If there’s any artist within the sphere of county music who isn’t afraid to call it like he see’s it, it’s Kip Moore.
Have you ever heard a song that stops you in your tracks because it’s borderline offensive? Or you even just read a title and think, “I’m going to hate that song” before you even listen to it? Because same.
It’s exactly how I felt about his song “Blonde,” which comes off his 2017 record Slowheart. I read that title and thought “Nope, that ain’t for me.”
And that’s saying a lot, because Kip is one of my favorite artists of all time.
If you’re wondering why, I don’t know if you can tell by that little photo in the lefthand corner at the top of the page, but my hair is pretty blonde. Is that a dumbass reason not to like a song? Absolutely. But at the time, I figured there were so many other tracks to dig into on the album that I wouldn’t be missing anything by passing on it.
But, I was wrong. Very wrong. And I’m here to publicly eat a big ol’ helping of crow.
As with any good record, as time went on, I would find a new song I loved more every few months. From “Just Another Girl,” to “I’ve Been Around,” to “Fast Women,” I think I listened to it nonstop for at least a year.
And the other day, “Blonde” just so happened to pop up on my playlist and it was like hearing it for the first time.
I mean, Kip went for it here. It’s pretty obvious to me that there were no holds barred in the writing room on that one. The concept of the song is that there’s a girl from his hometown who goes off to a big city, dyes her hair, gets lip injections, and basically sells her soul for followers, Insta-fame and clout.
And he calls her out on all the ways she’s changed since she left and forgot where she came from.
Then, a few lightbulbs went off and I had a vague memory of him talking about this song somewhere whenever the record first came out. And that would be way back on the Whiskey Riff Raff podcast in 2017.
The funny thing is, I went back to listen and see what he said about the track at the time, and SHIT is it more relevant now than ever.
It’s almost scary how on point he was. Even though that was only four years ago, it feels like a lifetime.
Here’s a little bit about where the idea came from:
“We just got to talkin’ about, when we got into the room that day, I had the guitar riff. And it just felt like such an R&Bish tune. So first off, you’re just trying to get in the space of ‘Okay, what is the music saying, how is the melody gonna be?’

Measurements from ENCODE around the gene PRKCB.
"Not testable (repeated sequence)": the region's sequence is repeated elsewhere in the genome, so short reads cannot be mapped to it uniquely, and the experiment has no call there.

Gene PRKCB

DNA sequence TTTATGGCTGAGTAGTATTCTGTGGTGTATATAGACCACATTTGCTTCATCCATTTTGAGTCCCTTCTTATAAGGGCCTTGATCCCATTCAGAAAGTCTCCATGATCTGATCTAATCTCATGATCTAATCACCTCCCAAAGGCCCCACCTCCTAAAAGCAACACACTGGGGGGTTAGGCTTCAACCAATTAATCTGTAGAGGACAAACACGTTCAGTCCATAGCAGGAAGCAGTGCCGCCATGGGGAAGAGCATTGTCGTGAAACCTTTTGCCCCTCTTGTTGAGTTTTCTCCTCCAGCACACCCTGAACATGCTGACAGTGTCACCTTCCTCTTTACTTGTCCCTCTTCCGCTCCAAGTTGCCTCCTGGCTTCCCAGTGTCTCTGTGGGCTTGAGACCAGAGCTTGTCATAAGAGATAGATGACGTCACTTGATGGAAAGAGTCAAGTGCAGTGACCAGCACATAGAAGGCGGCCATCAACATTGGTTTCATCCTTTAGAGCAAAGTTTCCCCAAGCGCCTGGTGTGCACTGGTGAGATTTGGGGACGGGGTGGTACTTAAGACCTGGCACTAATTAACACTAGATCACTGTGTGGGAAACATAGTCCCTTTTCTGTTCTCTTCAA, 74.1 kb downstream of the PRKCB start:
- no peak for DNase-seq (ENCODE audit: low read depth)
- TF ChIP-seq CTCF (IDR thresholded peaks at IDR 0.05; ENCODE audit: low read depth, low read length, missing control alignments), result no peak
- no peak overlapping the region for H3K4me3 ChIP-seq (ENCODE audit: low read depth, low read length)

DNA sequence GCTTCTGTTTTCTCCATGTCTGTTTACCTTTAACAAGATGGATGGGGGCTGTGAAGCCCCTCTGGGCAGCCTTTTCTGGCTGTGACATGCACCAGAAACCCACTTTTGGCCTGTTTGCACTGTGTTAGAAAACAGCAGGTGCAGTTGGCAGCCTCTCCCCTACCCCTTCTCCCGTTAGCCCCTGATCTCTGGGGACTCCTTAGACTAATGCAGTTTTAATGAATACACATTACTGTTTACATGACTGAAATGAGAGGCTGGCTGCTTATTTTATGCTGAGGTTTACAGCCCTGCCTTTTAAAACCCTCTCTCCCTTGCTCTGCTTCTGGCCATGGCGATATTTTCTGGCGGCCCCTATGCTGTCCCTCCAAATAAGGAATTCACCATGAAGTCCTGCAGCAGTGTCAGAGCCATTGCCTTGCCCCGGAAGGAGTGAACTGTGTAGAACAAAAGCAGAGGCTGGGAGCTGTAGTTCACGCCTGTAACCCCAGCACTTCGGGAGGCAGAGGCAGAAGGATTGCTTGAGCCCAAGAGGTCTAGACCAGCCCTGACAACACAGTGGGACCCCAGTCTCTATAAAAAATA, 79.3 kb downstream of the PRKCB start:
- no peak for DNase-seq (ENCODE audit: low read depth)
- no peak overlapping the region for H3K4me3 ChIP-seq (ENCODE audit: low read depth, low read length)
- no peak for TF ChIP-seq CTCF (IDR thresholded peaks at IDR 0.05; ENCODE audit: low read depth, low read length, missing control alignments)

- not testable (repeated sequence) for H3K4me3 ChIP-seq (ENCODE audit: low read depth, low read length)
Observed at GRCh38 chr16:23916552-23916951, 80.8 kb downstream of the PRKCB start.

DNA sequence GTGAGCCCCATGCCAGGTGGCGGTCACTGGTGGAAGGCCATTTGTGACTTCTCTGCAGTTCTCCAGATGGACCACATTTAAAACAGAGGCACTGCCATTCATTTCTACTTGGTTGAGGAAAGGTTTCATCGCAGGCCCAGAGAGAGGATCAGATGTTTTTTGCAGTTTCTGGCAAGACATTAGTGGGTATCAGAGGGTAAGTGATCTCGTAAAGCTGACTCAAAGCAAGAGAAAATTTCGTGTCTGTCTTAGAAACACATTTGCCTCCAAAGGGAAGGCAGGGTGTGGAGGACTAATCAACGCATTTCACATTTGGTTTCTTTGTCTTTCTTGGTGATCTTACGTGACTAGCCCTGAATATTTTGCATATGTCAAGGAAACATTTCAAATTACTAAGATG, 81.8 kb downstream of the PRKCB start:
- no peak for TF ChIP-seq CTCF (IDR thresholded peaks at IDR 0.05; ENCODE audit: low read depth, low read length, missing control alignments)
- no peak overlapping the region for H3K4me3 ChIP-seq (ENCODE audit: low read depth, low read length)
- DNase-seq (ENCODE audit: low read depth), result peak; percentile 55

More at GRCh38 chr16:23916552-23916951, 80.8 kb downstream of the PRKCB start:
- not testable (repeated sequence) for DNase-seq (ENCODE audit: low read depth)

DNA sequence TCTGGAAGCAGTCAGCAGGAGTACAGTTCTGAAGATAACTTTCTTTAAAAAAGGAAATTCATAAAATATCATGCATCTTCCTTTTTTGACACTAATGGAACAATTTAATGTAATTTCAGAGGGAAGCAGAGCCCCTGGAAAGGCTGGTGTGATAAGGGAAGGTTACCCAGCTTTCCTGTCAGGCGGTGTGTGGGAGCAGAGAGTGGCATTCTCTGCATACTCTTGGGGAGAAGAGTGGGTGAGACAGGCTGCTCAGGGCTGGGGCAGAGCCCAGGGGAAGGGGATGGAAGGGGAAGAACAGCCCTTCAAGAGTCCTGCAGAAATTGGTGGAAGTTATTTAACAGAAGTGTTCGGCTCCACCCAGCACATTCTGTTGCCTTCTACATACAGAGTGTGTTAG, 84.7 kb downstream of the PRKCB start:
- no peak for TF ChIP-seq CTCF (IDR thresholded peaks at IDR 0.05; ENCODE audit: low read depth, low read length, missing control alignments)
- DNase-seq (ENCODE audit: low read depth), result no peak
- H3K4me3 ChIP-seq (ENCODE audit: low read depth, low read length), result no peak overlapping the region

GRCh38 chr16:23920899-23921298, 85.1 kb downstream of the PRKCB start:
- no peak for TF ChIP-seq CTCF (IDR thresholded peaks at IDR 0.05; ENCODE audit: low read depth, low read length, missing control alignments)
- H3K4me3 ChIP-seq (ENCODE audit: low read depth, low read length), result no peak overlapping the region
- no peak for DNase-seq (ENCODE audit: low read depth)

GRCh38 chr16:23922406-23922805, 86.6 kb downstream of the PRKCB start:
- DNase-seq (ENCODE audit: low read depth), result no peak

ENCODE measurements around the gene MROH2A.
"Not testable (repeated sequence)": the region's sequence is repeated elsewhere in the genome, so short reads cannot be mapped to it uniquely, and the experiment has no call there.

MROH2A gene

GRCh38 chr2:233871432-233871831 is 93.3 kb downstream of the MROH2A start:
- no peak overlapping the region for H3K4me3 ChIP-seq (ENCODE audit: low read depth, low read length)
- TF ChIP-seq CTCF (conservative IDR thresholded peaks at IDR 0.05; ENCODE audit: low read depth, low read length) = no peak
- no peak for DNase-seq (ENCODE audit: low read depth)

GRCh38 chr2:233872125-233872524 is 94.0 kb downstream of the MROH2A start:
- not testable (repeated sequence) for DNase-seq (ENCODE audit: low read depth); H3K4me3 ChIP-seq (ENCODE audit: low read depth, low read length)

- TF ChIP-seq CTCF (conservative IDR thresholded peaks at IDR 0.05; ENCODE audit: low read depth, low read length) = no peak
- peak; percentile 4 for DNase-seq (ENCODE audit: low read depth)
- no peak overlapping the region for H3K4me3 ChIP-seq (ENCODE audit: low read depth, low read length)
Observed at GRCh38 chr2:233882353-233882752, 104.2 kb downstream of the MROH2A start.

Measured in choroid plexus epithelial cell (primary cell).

You know, we knew it was a softer melody first of all, and it was never a melody to over sing. But it was, we just got to talking about how crazy everyone’s gotten with social media and how people are losing their minds by doing whatever it takes to get followers.
And I know I’ve been pushed by me team to do stuff, certain things that will gain more followers.
You get pushed and pushed and pushed, and then all of a sudden what happens I think with people is, it might’ve been uncomfortable or unnatural at first, but then they start doing it and then their ego starts getting fed by all the ‘Gosh you look so amazing’, or this or that and so you keep doing those things.
And then before you know it, you’re doing all these things to have your ego fed by little teeny-boppers that are commenting on your stuff.”
I have to laugh hearing that, because it seems to me like all of that is 100 times worse in 2021. It’s a constant barrage of half naked girls who’ve had all kinds of work done selling other girls an image that is completely edited and unrealistic. Even fashion brands like Victoria’s Secret are starting to address the unrealistic way they portray beauty.
Then, you have guys who post shirtless photos in the gym or looking in the mirror that are beyond cringe-worthy. So guys, if you’re doing that, just… stop.
He goes on to say that it wasn’t about a specific person, but more so a commentary on the landscape as a whole.
You know, like the girls selling some bullshit tea in a bikini who were probably at the gym for two hours prior claiming that this is all you need to achieve whatever body image it is that you’re going for.
Or, you have the ones marketing face cream on Instagram stories telling you it will completely change your skin knowing full-well that they filmed it a day after going to the doctor for botox.
And let me be clear, there’s nothing wrong with that. If you choose to do that, go for it, but the problem is when it starts to become so fake and push a whole alternate reality that literally no human being can ever achieve.
And it’s obviously not just women, but I feel more qualified to speak on that part of social media than what guys are doing.
That’s my little rant on why I can’t stand social media most of the time, here’s what Kip hates:
“I think what drives me the most crazy is when somebody, it’s either in the gym or in their car and you can see that they’re filming from a downward angle their cleavage and kind of doing their pokin’ out lips. and doin this thing where they’re trying to be so seductive.”
And it’s funny because it’s true. From 2017 to now, not much has changed. In fact, it may be worse…
Kip proceeds to sum it all up and hit us with what is possibly my favorite quote of all time:
“That shit makes me wanna sit on a butter knife.”
As far as his thoughts on the conundrum altogether and where we were headed back then?
“I don’t think it’s gonna get any better, it’s only gonna get worse. I need to let it go, but at the same time, I can’t when I see it.”
Did somebody give this man a crystal ball? Damn.
I have to say, I feel a little bit better knowing that the song is less of a personal attack on my hair color and more of a commentary on American culture, social media, and human beings in general.
Or maybe I just totally made it into that on my own… you know what they say, we always have more fun.
I highly recommend going back and listening to the podcast here.